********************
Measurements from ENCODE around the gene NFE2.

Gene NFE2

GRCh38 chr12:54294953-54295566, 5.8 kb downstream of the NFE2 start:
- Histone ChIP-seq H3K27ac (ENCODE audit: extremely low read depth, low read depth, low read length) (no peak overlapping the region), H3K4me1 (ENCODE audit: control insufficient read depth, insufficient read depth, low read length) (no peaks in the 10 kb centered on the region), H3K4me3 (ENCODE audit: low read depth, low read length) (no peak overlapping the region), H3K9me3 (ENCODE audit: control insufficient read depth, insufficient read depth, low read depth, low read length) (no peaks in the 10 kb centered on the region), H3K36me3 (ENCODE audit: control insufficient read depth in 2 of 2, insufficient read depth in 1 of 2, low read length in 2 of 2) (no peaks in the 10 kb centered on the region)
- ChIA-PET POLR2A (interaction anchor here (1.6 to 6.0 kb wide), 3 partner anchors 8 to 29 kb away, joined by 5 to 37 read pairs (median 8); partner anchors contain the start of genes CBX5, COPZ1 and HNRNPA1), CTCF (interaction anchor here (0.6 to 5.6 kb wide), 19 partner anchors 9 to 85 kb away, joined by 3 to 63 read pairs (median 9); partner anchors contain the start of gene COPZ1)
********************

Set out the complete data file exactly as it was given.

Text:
Measurements from ENCODE around the gene NFE2.

Gene NFE2

GRCh38 chr12:54294953-54295566, 5.8 kb downstream of the NFE2 start:
- Histone ChIP-seq H3K27ac (ENCODE audit: extremely low read depth, low read depth, low read length) (no peak overlapping the region), H3K4me1 (ENCODE audit: control insufficient read depth, insufficient read depth, low read length) (no peaks in the 10 kb centered on the region), H3K4me3 (ENCODE audit: low read depth, low read length) (no peak overlapping the region), H3K9me3 (ENCODE audit: control insufficient read depth, insufficient read depth, low read depth, low read length) (no peaks in the 10 kb centered on the region), H3K36me3 (ENCODE audit: control insufficient read depth in 2 of 2, insufficient read depth in 1 of 2, low read length in 2 of 2) (no peaks in the 10 kb centered on the region)
- ChIA-PET POLR2A (interaction anchor here (1.6 to 6.0 kb wide), 3 partner anchors 8 to 29 kb away, joined by 5 to 37 read pairs (median 8); partner anchors contain the start of genes CBX5, COPZ1 and HNRNPA1), CTCF (interaction anchor here (0.6 to 5.6 kb wide), 19 partner anchors 9 to 85 kb away, joined by 3 to 63 read pairs (median 9); partner anchors contain the start of gene COPZ1)